What kind of TV user are you?

In its latest TV and Media 2017 report, Ericsson ConsumerLab researchers identified six types of user groups in their latest TV and Media report. I took on the assignment to write about my own habits. But I don’t seem to fit, which, as I think of it, is kind of the point.

Ericsson_ConsumerLab

My TV habits have changed so radically over the years that I’m left in between.  Am I a TV Couch Traditionalist?  No, well, except during the summers when I work in Sweden and have limited internet connectivity.  Then that’s all I do – watch scheduled broadcast TV.

Am I Computer Centric?  Well, no, except that’s how I let my kids watch TV since we cut the cable cord a few years ago, so I overhear a lot of Netflix, Amazon or Swedish state TV shows coming from the laptop.

Or maybe I’m a TV Zero?  I watch much less TV than I used to, especially since I can’t get sports on any of our streaming services.  But, you know, that doesn’t feel quite right either. The moment I can watch sports again, or that I’m not putting children to bed in the evening, or that someone solves the content discovery challenge,  or that I can watch compelling VR content, I’ll be back in the video game.

But whatever type of video user I am, it is certainly changing, as I’m well aware, watching YouTube with my kids on my phone or tuning into Facebook Live videos for work.

Which is also the point of the new report.

Screen shifter, TV Zero or mobility centric?

Let’s look at the six user groups:

  • TV Couch Traditionalist: heavy viewers of broadcasted TV via the traditional TV screen
  • Screen Shifter: use any screen, anywhere for all kinds of TV and video content
  • Computer Centric: mainly consume streamed/downloaded TV and video via the computer screen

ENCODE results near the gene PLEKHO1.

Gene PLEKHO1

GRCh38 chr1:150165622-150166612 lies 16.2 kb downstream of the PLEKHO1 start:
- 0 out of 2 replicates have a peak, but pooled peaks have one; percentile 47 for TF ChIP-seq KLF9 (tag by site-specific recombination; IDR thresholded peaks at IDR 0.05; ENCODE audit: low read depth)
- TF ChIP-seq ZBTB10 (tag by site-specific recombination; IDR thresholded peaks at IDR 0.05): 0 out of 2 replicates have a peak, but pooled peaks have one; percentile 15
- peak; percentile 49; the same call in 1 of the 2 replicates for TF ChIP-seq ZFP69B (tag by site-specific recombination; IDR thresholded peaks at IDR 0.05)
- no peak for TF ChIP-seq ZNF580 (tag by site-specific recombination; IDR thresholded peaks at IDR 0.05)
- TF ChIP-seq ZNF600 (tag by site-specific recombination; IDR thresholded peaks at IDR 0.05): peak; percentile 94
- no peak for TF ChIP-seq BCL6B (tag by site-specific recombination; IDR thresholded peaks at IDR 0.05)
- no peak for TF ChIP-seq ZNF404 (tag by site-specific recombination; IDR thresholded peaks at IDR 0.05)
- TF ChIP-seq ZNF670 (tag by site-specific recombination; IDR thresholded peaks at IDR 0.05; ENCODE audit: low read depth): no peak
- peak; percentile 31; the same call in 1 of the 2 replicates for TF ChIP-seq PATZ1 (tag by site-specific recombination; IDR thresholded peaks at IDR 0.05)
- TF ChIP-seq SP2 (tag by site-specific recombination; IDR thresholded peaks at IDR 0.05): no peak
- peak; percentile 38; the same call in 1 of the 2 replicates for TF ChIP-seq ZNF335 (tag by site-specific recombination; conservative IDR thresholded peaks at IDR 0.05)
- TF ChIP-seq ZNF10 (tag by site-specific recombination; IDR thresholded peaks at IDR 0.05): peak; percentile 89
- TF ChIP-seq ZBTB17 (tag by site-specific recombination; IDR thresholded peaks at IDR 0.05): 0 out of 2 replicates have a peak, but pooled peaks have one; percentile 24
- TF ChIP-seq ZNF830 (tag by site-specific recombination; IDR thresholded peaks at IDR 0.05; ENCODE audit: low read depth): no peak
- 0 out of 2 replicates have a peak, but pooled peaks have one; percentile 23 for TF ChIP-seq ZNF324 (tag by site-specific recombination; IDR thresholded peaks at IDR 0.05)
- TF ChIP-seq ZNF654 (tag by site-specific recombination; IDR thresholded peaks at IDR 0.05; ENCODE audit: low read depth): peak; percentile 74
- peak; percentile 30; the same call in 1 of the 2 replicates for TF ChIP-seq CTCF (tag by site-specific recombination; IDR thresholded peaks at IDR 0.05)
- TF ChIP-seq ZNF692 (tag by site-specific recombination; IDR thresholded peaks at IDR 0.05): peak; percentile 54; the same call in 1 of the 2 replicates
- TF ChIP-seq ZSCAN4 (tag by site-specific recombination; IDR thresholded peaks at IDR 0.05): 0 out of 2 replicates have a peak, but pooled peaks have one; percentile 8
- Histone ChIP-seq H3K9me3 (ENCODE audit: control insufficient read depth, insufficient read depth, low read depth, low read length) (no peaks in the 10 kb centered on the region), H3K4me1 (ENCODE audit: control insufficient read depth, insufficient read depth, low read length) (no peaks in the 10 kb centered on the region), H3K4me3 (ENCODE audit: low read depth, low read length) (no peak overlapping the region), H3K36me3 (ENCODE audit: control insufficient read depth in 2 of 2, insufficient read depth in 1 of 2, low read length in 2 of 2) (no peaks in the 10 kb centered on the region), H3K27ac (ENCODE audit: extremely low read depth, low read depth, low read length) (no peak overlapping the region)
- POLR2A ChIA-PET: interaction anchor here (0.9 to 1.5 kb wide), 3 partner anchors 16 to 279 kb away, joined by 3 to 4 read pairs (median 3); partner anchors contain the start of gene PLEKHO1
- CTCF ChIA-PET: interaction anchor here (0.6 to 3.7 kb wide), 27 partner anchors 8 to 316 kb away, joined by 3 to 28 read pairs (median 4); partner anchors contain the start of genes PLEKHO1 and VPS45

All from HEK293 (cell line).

• Mobility Centric: firstly and mostly use the mobile screen for all TV/video consumption (except broadcasted)
  • Average TV Joe: average TV viewing time and light viewing of other video content
  • TV Zero: light TV and video usage overall

I highly recommend reading Anders Erlandsson’s recent post in which he explored insights about the groups in more depth.  Also, there are three videos with interviews from real users.

 

 

So did you watch those videos on your phone?  Laptop?  Or did you just skip them because you don’t like video?

Beginning to warm up to VR

I must admit that I’ve been somewhat of a VR skeptic.  I want people to connect, not escape further into digital worlds.  But I started to see the possibilities of VR actually bringing people closer together while writing about a Code Mobile event at the Ericsson Experience Center in Silicon Valley last year.  Listening to all the utopian talk about VR redefining education and taking people around the world, I could see that it might complement real life instead of replace it.

And I was inspired even more by André Gualda’s post on the report in which he talks about how VR will reignite the campfire experience of TV.  In the report, the social aspects of VR are a key reason that the majority of current and potential VR users believe it will be an essential component of TV and video in the future.

So maybe I can be in a new user group the next time the report is published, one dedicated to connection and social interaction.

So what kind of TV user are you?  Dive into the report and then let us know!

Listen to Ericsson News podcasts

You can also hear Anders and Andres discuss the report in two separate Ericsson News podcasts below:

The Future of TV and Media

Going virtual to collect in-depth consumer data


ABOUT THE CONTRIBUTOR
Nathan Hegedus
Nathan is editor-in-chief of the Ericsson Blog.
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